What you can do with visual effects is enhance the look of the character, but the actual integrity of the emotional performance and the way the character's facial expressions work, that is what is going to be created on the day with other actors and the director.
And 'Sex & Drugs & Rock & Roll' was a very transitional film for me in that I was one of the producers and you know, came up with the idea with the writer and the producer, as well. But, it was a very collaborative event. You know, I really love working in that way.
After 'Kong,' my knuckles have never recovered because I had to wear very heavy weights on my forearms and around my hips and ankles to get the sense of size and scale of the movement of the character... You are telling your body that you are these things and that you're feeling these thoughts and that you're experiencing these experiences.
Gorillas have a belch vocalization, which is sort of like, 'I'm OK, you're OK.' They do a pig grunt, which is reprimanding. They sing, they laugh, and they hoot, which grows into a chest-beating display.
Did you happen to catch the film I did between 'Lord of the Rings' and 'Kong?' It was a nice little Jennifer Garner comedy, '13 Going on 30,' and I play her boss. In my big scene, I get to moonwalk - pretty well, I thought - to Michael Jackson.
That's why I ended up going to Lancaster University, because they had a visual arts course, and in the first year it was like a broad visual arts course in sculpture, painting, graphics - all of that.
Actors' performances in films are enhanced in a million different ways, down to the choice of camera shot by the director - whether it's in slow motion or whether it's quick cut - or... the choice of music behind the close-up or the costume that you're wearing or the makeup.
In 'Tintin,' it's like a live-action role. You're living and breathing and making decisions for that character from page 1 to page 120, the whole emotional arc. In an animated movie, it's a committee decision. There are 50 people creating that character. You're responsible for a small part.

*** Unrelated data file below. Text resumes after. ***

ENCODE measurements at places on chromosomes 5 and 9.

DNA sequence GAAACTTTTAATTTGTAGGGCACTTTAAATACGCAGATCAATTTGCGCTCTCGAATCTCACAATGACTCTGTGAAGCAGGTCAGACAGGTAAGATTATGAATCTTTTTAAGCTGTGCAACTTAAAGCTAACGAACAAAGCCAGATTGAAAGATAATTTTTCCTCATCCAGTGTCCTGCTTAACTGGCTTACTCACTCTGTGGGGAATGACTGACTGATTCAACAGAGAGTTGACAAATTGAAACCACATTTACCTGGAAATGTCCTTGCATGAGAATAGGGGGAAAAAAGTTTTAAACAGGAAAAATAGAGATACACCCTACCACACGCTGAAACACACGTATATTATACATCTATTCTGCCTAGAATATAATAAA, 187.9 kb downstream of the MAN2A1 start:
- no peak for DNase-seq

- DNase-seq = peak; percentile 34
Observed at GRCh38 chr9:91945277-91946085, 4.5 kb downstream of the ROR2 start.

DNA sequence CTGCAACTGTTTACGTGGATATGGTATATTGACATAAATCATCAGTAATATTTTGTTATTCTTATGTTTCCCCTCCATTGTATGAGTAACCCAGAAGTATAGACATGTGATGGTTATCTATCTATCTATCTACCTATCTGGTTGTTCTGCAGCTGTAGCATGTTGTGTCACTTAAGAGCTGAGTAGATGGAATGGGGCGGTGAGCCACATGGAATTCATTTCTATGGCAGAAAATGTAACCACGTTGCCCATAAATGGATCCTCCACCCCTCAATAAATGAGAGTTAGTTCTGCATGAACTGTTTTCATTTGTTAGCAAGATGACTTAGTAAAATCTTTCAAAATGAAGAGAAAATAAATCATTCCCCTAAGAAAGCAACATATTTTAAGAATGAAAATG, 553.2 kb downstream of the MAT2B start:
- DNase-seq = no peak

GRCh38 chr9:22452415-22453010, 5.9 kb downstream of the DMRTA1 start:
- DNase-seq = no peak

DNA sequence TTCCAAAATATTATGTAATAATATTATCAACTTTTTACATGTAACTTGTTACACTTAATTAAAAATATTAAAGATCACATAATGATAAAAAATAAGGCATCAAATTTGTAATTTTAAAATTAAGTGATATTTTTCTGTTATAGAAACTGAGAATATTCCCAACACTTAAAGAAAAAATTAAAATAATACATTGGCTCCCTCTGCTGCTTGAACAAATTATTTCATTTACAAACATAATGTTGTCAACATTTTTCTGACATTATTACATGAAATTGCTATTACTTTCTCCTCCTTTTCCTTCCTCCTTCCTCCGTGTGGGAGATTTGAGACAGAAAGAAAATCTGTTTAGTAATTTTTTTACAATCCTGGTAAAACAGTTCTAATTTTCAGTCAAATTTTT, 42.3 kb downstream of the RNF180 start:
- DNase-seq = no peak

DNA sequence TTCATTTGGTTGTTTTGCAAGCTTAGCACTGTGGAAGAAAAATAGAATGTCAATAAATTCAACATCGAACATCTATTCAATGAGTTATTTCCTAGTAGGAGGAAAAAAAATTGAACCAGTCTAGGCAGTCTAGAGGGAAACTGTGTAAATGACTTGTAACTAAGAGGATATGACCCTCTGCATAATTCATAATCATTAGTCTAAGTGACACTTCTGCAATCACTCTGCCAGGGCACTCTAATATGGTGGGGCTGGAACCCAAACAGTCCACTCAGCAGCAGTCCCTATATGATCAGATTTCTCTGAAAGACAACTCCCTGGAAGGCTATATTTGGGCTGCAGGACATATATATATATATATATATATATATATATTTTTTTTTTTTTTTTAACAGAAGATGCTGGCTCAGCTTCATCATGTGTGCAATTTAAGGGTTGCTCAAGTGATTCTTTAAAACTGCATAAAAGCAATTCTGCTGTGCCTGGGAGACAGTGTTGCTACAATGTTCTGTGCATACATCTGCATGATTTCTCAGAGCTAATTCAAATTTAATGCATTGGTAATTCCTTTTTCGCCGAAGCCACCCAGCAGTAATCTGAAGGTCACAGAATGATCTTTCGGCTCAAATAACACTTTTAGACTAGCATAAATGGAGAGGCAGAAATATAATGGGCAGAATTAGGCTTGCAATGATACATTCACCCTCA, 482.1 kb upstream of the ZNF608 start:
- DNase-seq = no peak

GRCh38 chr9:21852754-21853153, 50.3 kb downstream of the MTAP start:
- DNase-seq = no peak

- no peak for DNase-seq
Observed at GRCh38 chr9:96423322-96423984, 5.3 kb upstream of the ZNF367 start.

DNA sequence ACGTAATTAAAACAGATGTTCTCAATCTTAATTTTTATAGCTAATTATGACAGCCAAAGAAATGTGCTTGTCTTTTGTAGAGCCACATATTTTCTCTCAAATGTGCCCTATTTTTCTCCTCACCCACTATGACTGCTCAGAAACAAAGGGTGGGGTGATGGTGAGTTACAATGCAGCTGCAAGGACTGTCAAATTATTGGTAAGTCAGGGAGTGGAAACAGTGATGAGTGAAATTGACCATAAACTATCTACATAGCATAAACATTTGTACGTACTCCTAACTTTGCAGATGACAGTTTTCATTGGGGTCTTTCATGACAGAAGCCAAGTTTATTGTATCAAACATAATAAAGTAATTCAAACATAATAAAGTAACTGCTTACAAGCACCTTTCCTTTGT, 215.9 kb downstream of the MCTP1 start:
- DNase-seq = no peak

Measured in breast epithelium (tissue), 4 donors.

The fact of the matter is that an actor, if I'm playing a performance capture role and you're playing a live action role and we're having a scene together, there's no difference in our acting processes.
The wonderful thing about 48 fps is the integration of live action and CG elements; that is something I learned from 'The Hobbit.' We are so used to 24 fps and the romance of celluloid... but at 48 fps, you cannot deny the existence of these CG creations in the same time frame and space and environment as the live action.
Every age has its storytelling form, and video gaming is a huge part of our culture. You can ignore or embrace video games and imbue them with the best artistic quality. People are enthralled with video games in the same way as other people love the cinema or theatre.
If I hear someone say something, and they're 100 per cent about it, then it's almost inevitable that I'll take the opposite view. I guess I feel at odds with things like society. Absolutism is always a trigger for me.
Not a day goes by where I'm not reminded of Gollum by some person in the street who asks me to do his voice or wants to talk to me about him. But because 'The Hobbit' has been talked about as a project for many years, I knew that at some point I'd have to reengage with him.